Why You Should Buy The "Worst" Housing Market Ever

AmericanMonetaryAssociation.orgMaybe it's the worst housing market ever. Maybe it's not. That particular argument is not even worth the breath it takes to engage in it. Who cares if it's the worst or second worst or only in the top ten? What matters is it's a bad housing market. Very, very bad if you're a builder or one of the millions of Americans who watched their personal American Dream go up in smoke thanks to a foreclosure. The point is that if you are a cash investor or can even pony up the 20 percent down payment for a mortgage, it's buyer time, baby.

Keep this in mind. No one can pick absolute market bottoms with any sort of accuracy. They might hit it right once or twice by guessing, make a million pointing out how prescient (lucky) they were at five-thousand-dollar-a-head seminars, then coast to the Bahamas for the rest of their natural lives, but what good does that do you? None.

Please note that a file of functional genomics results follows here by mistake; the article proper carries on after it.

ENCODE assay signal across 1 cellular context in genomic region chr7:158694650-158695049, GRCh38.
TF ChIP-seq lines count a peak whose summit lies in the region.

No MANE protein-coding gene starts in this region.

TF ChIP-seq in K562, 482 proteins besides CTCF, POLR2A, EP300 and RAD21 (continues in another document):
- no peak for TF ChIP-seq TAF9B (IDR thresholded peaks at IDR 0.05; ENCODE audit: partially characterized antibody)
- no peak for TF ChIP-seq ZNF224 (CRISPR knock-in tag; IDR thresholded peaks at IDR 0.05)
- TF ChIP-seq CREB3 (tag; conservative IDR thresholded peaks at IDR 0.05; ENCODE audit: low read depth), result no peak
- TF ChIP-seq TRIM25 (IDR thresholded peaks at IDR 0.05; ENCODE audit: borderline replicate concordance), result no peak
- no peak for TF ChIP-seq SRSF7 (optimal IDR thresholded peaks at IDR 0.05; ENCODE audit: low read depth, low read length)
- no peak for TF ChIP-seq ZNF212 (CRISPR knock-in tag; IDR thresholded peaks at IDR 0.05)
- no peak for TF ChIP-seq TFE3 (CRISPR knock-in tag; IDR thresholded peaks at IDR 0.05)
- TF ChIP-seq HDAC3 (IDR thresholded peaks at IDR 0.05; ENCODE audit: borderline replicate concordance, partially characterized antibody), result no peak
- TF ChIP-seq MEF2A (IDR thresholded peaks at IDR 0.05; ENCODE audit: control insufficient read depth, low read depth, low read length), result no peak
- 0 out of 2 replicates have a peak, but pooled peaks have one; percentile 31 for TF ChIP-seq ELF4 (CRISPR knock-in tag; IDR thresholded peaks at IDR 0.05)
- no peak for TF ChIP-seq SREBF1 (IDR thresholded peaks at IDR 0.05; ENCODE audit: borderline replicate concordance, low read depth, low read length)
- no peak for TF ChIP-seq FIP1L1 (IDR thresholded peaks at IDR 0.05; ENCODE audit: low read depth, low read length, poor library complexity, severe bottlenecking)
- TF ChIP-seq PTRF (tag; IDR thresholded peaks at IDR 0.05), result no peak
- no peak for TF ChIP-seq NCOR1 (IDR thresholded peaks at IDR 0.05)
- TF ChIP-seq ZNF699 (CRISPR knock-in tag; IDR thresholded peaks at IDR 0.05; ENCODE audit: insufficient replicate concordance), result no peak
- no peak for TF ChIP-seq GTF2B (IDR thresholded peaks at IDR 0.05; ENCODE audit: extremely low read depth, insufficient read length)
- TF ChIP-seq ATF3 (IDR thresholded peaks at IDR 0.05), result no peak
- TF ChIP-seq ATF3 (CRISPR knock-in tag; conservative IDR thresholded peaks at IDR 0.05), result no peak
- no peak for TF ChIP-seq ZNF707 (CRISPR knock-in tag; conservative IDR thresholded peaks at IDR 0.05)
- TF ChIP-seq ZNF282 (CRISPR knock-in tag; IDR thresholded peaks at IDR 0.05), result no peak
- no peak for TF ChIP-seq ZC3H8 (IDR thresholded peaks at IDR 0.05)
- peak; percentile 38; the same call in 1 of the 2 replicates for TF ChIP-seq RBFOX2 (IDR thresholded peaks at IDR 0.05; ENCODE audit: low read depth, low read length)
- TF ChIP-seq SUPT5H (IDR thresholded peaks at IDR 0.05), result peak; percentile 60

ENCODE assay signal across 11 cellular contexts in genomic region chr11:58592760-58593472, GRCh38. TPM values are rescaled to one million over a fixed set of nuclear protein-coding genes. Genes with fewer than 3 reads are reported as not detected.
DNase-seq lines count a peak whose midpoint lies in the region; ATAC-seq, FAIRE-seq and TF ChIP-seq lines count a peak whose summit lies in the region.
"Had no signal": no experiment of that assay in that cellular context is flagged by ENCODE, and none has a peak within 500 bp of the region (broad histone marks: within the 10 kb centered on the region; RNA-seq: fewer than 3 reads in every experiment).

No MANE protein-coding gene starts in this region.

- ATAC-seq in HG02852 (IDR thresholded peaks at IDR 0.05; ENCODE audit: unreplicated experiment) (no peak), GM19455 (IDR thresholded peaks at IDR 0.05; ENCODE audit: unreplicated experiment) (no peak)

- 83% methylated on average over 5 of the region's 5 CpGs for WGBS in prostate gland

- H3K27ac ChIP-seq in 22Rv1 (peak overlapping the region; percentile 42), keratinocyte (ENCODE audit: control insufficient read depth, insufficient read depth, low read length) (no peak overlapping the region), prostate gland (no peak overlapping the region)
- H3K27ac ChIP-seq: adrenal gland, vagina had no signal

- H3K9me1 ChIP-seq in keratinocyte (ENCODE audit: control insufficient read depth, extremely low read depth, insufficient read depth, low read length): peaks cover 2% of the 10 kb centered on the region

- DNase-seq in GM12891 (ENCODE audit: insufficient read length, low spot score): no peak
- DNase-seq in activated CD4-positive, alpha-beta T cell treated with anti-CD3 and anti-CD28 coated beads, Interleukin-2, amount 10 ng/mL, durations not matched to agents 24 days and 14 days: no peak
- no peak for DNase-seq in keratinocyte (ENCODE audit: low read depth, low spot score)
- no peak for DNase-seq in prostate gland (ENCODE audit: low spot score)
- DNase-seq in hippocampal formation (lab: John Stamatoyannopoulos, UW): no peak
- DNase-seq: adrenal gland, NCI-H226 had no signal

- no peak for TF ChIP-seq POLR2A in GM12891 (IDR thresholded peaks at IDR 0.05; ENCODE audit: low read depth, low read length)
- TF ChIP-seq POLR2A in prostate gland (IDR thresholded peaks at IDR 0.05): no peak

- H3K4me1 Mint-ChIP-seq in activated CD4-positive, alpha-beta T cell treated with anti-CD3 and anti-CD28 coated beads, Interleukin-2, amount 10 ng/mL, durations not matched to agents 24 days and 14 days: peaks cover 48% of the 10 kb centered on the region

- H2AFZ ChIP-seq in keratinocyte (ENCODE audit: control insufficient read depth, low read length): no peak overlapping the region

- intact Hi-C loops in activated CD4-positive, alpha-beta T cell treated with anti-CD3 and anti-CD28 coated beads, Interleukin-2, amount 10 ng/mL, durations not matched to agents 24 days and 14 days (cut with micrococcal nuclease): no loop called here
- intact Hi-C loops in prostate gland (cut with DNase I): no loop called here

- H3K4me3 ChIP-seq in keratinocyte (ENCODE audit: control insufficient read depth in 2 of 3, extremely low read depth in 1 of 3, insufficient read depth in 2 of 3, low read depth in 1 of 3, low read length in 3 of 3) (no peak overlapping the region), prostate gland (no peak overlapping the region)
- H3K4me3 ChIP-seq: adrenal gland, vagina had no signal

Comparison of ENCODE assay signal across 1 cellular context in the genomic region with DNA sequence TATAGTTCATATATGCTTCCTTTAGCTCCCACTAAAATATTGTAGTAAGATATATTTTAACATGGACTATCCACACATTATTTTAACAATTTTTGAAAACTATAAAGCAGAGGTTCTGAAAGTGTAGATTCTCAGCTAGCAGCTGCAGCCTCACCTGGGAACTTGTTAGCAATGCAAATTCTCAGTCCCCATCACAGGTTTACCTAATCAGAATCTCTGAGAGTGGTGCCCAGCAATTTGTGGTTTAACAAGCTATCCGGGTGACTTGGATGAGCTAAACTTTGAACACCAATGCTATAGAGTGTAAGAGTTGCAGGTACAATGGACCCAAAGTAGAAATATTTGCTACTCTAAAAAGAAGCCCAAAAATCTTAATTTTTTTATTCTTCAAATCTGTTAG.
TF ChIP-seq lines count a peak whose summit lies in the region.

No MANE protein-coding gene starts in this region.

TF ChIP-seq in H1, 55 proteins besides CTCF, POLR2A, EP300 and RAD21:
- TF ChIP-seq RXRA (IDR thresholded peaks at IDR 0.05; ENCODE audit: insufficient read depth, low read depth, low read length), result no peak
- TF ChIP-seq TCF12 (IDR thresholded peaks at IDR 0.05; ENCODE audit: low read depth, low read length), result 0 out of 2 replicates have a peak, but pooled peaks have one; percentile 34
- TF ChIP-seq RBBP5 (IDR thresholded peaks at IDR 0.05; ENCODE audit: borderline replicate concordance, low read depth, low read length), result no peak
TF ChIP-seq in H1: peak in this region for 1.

Instead of trying to pick an absolute housing market bottom, let's look at this logically. First of all, remember that there is no housing market. Not in a broad, national sense anyway. Instead we have dozens of macro housing markets and hundreds of micro housing markets, each ope

rating according to a set of local economic factors that unfold almost entirely independent of the rest of state or nation. So the first key is to know the local market you want to invest in. Intimately.

Now let's look to the places that were hit hardest first which, for the purposes of this article, means the Sun Belt – Florida, Arizona, California, and Nevada. For our money, we'd still stay away from California because that place has problems that go far beyond simple housing market economics. But Florida and Arizona were hit hard and early, so history tells us they should be the first to recover. Let's get that gray matter of yours into gear and take a wild guess at the locations you should be watching if you want to get in on the property deals after the bloodbath.

Here's what we think. The bleeding has almost stopped in many towns in the Sun Belt. Now would not be a bad time to think about investing in the “worst” housing market ever. And do it quick, before the amount of down payment required for a mortgage loan goes up again.

The American Monetary Association Team

American Monetary Association

Flickr / dandeluca

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